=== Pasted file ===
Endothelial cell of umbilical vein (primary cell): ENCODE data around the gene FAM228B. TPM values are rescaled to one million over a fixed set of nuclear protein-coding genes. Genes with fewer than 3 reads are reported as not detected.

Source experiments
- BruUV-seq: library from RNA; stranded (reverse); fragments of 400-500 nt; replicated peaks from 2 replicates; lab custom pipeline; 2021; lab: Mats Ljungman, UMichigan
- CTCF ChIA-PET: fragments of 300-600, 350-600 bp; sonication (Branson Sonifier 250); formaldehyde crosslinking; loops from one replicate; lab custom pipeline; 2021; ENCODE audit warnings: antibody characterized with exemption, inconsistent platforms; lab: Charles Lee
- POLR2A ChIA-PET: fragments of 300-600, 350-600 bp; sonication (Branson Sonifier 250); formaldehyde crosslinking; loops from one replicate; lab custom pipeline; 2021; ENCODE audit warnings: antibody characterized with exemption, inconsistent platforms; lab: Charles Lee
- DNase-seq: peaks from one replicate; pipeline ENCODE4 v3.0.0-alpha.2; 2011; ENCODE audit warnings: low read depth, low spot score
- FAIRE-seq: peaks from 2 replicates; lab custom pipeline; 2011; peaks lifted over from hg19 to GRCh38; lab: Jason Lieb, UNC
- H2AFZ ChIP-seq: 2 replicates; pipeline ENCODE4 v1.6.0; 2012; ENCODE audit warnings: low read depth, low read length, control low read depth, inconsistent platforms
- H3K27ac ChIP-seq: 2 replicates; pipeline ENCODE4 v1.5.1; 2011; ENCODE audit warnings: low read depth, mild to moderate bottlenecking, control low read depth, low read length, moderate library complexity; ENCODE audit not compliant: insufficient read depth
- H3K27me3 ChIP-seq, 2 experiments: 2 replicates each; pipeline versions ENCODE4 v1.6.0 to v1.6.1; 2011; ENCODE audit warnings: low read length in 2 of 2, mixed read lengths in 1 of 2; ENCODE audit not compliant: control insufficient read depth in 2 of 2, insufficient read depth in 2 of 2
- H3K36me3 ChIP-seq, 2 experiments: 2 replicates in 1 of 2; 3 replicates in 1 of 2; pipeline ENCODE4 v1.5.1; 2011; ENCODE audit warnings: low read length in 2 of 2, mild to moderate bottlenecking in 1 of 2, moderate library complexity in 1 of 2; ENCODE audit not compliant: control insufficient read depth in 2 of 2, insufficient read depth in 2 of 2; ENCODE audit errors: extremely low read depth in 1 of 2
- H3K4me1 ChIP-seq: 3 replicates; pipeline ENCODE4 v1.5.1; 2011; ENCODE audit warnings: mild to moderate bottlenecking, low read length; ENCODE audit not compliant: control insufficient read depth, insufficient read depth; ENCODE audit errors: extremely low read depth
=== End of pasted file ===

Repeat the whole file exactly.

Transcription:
Endothelial cell of umbilical vein (primary cell): ENCODE data around the gene FAM228B. TPM values are rescaled to one million over a fixed set of nuclear protein-coding genes. Genes with fewer than 3 reads are reported as not detected.

Source experiments
- BruUV-seq: library from RNA; stranded (reverse); fragments of 400-500 nt; replicated peaks from 2 replicates; lab custom pipeline; 2021; lab: Mats Ljungman, UMichigan
- CTCF ChIA-PET: fragments of 300-600, 350-600 bp; sonication (Branson Sonifier 250); formaldehyde crosslinking; loops from one replicate; lab custom pipeline; 2021; ENCODE audit warnings: antibody characterized with exemption, inconsistent platforms; lab: Charles Lee
- POLR2A ChIA-PET: fragments of 300-600, 350-600 bp; sonication (Branson Sonifier 250); formaldehyde crosslinking; loops from one replicate; lab custom pipeline; 2021; ENCODE audit warnings: antibody characterized with exemption, inconsistent platforms; lab: Charles Lee
- DNase-seq: peaks from one replicate; pipeline ENCODE4 v3.0.0-alpha.2; 2011; ENCODE audit warnings: low read depth, low spot score
- FAIRE-seq: peaks from 2 replicates; lab custom pipeline; 2011; peaks lifted over from hg19 to GRCh38; lab: Jason Lieb, UNC
- H2AFZ ChIP-seq: 2 replicates; pipeline ENCODE4 v1.6.0; 2012; ENCODE audit warnings: low read depth, low read length, control low read depth, inconsistent platforms
- H3K27ac ChIP-seq: 2 replicates; pipeline ENCODE4 v1.5.1; 2011; ENCODE audit warnings: low read depth, mild to moderate bottlenecking, control low read depth, low read length, moderate library complexity; ENCODE audit not compliant: insufficient read depth
- H3K27me3 ChIP-seq, 2 experiments: 2 replicates each; pipeline versions ENCODE4 v1.6.0 to v1.6.1; 2011; ENCODE audit warnings: low read length in 2 of 2, mixed read lengths in 1 of 2; ENCODE audit not compliant: control insufficient read depth in 2 of 2, insufficient read depth in 2 of 2
- H3K36me3 ChIP-seq, 2 experiments: 2 replicates in 1 of 2; 3 replicates in 1 of 2; pipeline ENCODE4 v1.5.1; 2011; ENCODE audit warnings: low read length in 2 of 2, mild to moderate bottlenecking in 1 of 2, moderate library complexity in 1 of 2; ENCODE audit not compliant: control insufficient read depth in 2 of 2, insufficient read depth in 2 of 2; ENCODE audit errors: extremely low read depth in 1 of 2
- H3K4me1 ChIP-seq: 3 replicates; pipeline ENCODE4 v1.5.1; 2011; ENCODE audit warnings: mild to moderate bottlenecking, low read length; ENCODE audit not compliant: control insufficient read depth, insufficient read depth; ENCODE audit errors: extremely low read depth